Borrowers are unaware of the counterparty risk surrounding BTC-backed loans. Their holdings are exposed to multiple layers of counterparty risk. Lenders who rehypothecated collateral, therefore, expose borrowers to risk when either party becomes insolvent.

Thankfully, some BTC loan providers do not rehypothecate. It is up to the user or client to select the features of a lending platform and decide how much risk they can take on.

Annual percentage rate (APR)

The annual percentage rate, also known as the APR, is the yearly interest rate generated by a sum charged to borrowers or paid to investors. The APR is a percentage representing the annual cost of funds over a loan term or an investment's earned income.

In other words, it annualizes the total cost of a loan. The value includes additional costs or fees associated with the transaction. APR does not factor in compounding.

The APR provides platform users a bottom-line number to compare investment products and lenders. Some lending companies offer low interest rates but charge high origination fees. This feature will cause the APR to increase significantly. A higher APR means it is more expensive for the borrower when multiple loans originate in a single year.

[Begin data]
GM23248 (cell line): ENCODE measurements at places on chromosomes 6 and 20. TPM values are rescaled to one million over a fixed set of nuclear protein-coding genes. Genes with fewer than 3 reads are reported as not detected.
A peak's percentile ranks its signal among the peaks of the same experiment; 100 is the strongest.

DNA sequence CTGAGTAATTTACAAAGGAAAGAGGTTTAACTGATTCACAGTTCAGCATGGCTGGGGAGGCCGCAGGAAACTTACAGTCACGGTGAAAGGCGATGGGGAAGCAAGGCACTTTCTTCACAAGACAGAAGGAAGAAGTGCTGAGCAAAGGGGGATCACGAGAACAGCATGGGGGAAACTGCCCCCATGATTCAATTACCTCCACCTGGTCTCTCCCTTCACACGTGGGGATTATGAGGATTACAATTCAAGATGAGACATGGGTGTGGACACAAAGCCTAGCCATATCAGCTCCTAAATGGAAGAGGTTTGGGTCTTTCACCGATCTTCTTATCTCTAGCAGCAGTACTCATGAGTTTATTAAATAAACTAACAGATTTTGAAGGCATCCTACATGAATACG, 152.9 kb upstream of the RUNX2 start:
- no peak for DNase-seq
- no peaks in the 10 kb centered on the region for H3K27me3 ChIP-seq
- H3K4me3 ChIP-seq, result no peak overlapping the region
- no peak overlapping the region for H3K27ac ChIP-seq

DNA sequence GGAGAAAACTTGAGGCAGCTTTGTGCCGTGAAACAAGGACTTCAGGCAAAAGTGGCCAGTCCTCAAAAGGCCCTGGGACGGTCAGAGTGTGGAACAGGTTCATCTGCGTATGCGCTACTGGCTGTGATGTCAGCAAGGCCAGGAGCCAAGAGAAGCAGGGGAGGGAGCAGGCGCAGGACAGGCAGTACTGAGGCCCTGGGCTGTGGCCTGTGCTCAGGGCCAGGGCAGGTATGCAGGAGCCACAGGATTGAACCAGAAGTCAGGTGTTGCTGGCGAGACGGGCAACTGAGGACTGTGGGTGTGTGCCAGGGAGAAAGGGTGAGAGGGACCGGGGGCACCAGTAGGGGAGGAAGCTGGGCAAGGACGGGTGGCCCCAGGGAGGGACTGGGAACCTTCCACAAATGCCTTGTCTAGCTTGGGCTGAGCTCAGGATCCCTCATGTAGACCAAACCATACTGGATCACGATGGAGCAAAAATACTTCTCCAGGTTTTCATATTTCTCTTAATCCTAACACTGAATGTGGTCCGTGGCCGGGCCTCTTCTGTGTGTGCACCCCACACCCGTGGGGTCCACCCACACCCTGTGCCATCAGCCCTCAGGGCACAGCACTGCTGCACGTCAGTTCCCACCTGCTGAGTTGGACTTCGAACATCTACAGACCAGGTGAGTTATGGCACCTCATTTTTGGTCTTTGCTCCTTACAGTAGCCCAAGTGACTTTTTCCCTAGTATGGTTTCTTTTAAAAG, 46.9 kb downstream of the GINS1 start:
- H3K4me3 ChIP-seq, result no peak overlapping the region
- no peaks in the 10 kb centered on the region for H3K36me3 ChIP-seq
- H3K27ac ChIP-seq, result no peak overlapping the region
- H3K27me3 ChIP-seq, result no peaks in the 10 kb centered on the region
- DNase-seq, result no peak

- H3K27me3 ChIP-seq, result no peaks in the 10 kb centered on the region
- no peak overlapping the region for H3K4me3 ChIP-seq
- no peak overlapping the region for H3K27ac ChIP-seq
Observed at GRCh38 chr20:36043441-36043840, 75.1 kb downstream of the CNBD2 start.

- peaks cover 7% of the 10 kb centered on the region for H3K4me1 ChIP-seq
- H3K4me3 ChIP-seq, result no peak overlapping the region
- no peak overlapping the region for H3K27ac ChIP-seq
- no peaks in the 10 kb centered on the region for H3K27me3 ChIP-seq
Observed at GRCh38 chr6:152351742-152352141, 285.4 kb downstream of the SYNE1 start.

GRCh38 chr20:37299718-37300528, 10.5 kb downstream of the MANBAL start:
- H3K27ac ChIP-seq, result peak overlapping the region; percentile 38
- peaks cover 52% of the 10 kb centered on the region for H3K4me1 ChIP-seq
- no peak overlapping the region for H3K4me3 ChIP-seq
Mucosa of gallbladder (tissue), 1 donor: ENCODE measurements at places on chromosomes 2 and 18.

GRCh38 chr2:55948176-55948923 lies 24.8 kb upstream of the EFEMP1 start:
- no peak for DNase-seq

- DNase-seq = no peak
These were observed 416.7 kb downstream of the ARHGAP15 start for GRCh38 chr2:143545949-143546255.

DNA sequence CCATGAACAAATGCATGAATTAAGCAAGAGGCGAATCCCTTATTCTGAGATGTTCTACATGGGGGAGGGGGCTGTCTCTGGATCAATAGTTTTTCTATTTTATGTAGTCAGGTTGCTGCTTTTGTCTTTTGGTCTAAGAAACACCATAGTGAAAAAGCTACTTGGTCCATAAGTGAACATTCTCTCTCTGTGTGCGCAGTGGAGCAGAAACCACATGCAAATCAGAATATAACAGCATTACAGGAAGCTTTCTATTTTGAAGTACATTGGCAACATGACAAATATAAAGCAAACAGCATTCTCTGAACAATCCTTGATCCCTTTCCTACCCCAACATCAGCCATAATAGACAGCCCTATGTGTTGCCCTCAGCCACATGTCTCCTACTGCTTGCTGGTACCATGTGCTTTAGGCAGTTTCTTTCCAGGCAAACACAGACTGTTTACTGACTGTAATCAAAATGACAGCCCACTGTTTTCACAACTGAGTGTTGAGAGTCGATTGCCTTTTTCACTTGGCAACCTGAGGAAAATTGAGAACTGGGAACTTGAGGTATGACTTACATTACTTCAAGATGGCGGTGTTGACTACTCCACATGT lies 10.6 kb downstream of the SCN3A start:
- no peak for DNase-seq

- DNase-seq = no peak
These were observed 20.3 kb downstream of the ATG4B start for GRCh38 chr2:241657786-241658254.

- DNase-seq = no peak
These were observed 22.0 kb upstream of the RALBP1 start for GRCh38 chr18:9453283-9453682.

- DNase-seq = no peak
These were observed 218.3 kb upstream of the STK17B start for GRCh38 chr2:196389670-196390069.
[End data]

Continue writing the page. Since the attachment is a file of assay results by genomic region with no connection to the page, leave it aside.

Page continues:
A short-term loan will promise low interest rates. However, you need to check the origination fee. It will be cheaper to take out a twelve-month loan at a slightly higher interest rate with a one-time origination fee than getting a three-month loan with a 1 percent origination fee and renewing it.

LTV requirement

The LTV or loan-to-value requirement must be considered when you take out a Bitcoin-backed loan. For example, a 40 percent LTV means a $10,000 loan will require $25,000 worth of BTC as collateral. The ratio aims to prevent collateral liquidations as the market price fluctuates.

Some lenders offer low interest rates and lower LTV ratios. A lower LTV ratio could range from 20 to 30 percent. Therefore, the clients must deposit more BTC to access the loan. This practice is done to have the ability to lend out or rehypothecate the collateral to others. Another reason for a low LTV is that higher collateral means less risk when they lend.

Collateral to principal (CTP) vs. loan to value (LTV)

The CTP, or collateral-to-principal ratio, is the LTV's inverse value. For example, an LTV at 40 percent equates to a CTP of 250 percent. CTP helps users understand the current status of their collateral ratio. This value is instrumental when the BTC price drops.

Tax implications